What Next
What else can Wipro do? The company is reportedly planning to rotate finance people in sensitive post more frequently than the current practice, which is once every three years. That’s not a bad idea. Forensic accountants say it is best practice to rotate jobs and segregate duties as part of the internal control system. Supervisors should see to it that their people take their holiday leaves, says Annie Chan, managing director at Mazars Corporate Recovery & Forensic Services in Hong Kong. “Make sure that their work is overseen by another person during the vacation period,” she adds.
In a story published in CFO Innovation last year, Chan observed that fraud is most commonly committed at the unit level, as in the Wipro embezzlement. She recalls a case she worked on in China, involving an employee in a brokerage who had been committing fraud for five years. “The employee was always the first one to open the door of the office in the morning and was the person who locked it at night,” Chan recounts. “That allowed him to conceal documentation and bring supporting documents to his home without letting other people in the office know about it.”
The employee transferred money from client accounts to certain other accounts – that is, to the accounts of his wife and daughter, who were also customers of the brokerage.
How do supervisors detect which subordinates are keeping suspiciously unusual working hours? “You can see from their access cards that their access [to the office] is unusual and you can look at their email accounts whether they send emails at unusual times,” says Anita Hou of Grant Thornton’s Forensic & Investigation Services unit.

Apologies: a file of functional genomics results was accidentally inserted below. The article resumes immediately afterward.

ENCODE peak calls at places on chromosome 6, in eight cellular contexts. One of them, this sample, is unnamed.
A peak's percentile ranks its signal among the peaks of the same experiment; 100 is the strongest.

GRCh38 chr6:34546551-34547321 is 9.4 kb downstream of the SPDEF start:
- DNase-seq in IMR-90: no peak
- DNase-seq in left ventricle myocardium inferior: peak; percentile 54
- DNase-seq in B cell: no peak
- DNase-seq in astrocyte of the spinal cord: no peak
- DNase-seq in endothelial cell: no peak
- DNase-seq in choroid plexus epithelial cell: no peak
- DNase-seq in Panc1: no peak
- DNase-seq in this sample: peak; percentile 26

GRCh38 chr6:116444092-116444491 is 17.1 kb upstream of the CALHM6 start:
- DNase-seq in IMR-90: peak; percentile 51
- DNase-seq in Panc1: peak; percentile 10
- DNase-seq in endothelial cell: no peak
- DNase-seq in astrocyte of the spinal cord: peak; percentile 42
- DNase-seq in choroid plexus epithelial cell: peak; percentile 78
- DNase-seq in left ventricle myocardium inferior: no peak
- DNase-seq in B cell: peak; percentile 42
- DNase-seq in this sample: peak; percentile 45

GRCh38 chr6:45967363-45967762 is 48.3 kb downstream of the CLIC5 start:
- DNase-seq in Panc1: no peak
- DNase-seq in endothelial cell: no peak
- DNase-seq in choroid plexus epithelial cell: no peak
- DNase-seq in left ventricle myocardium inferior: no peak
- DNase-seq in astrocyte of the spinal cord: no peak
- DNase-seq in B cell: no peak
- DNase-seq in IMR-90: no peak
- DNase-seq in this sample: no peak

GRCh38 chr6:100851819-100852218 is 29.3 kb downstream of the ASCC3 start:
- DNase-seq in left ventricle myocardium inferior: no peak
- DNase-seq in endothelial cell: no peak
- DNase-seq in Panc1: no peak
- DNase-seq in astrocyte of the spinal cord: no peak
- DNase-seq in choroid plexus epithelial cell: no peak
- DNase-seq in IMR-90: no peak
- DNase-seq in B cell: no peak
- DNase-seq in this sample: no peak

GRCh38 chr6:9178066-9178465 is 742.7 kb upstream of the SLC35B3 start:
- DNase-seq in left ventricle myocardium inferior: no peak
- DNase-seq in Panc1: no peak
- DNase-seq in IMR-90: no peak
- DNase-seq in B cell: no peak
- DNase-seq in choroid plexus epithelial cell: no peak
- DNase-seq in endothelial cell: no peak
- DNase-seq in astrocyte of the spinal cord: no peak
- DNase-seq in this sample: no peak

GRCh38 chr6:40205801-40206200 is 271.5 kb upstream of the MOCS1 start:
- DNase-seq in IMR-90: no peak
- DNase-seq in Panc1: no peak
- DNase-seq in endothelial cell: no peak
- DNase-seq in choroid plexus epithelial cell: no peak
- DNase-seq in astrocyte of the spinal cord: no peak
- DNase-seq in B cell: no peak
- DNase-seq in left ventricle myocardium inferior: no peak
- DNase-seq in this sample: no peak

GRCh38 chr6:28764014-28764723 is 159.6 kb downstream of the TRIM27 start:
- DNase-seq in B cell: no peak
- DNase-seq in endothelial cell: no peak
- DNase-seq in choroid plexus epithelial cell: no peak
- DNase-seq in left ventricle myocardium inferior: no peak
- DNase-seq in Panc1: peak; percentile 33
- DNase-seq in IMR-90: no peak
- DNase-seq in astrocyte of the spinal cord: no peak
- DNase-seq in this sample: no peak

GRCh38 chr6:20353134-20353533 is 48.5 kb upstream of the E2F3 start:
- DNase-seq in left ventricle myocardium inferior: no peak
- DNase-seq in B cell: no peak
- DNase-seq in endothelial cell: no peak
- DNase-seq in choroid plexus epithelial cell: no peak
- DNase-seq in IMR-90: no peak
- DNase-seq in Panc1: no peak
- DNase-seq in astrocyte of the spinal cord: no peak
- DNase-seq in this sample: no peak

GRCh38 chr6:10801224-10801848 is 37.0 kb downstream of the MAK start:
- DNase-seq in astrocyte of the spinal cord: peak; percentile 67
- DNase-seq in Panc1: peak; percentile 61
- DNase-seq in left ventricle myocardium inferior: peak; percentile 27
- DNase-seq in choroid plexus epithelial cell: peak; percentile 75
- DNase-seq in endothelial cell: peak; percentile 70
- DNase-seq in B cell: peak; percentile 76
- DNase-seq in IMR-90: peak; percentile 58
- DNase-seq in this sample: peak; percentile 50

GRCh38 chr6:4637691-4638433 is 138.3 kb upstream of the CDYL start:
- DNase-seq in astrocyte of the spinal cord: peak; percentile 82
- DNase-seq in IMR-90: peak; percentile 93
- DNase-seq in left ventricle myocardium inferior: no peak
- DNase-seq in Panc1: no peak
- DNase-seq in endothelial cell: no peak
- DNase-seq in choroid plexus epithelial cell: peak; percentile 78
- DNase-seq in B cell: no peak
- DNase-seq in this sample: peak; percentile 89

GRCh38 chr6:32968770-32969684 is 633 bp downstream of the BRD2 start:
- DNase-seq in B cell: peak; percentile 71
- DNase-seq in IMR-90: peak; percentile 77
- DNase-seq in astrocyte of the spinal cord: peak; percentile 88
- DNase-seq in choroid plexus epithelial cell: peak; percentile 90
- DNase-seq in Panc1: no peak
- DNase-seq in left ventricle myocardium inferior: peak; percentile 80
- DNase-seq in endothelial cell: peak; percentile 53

Fraud may also be indicated by other red flags such as rapid employee turnover in the fraudster’s unit. That may suggest that “staff know something is happening but fear to report it, so they just resign,” says Hou. Other warning signals include an employee who never goes on holiday, refuses to share information with others, shows personality changes or exhibits sudden wealth. Media reports say the alleged embezzler at Wipro had bought jewellery and land with the money he stole, so there could have been signs like these which supervisors missed.
“If one of your staff is involved in litigation as a defendant, then you need to be on the alert,” says Chan. “If he faces financial difficulties, for example, he lost a substantial amount of money in the stock market, that could be red flag. Another potential [troublemaker] is an employee who has got a problem with senior management, who is dissatisfied with the company and may want to beat the system.”
Severe Punishment 
If fraud is detected, the miscreant should be punished severely and not allowed to quietly resign. In one case, she advised a client to announce to everyone that “Mr. So-and-So has committed fraud and is now in jail. People always weigh the costs and benefits. If they think the benefit is substantial while the chance of being caught is slim, then they may just take the risk.” One can argue that the Wipro controller has already paid the highest price – his life.   
Curiously, Wipro had not called in the police when the fraud was discovered in December. (Company officials were reportedly alerted to the embezzlement after receiving an overdraft notice from the bank). “That makes one wonder if there was something more than a simple fraud in the case,” writes one blogger. Were others involved? Was this part of larger scam? Was the audit committee negligent? Were the statutory auditors negligent?
It remains to be seen whether the Indian authorities would wade in on their own, given that a death is involved. Wipro evidently prefers to keep the case an internal matter. It may be that the market and the general public will soon forget about the incident as newer scandals hog the headlines. But Wipro should always remember how it was duped for three long years and make sure all the systems are in place and followed to the letter to ensure it does not happen again.
About the Author
Cesar Bacani is senior consulting editor at CFO Innovation.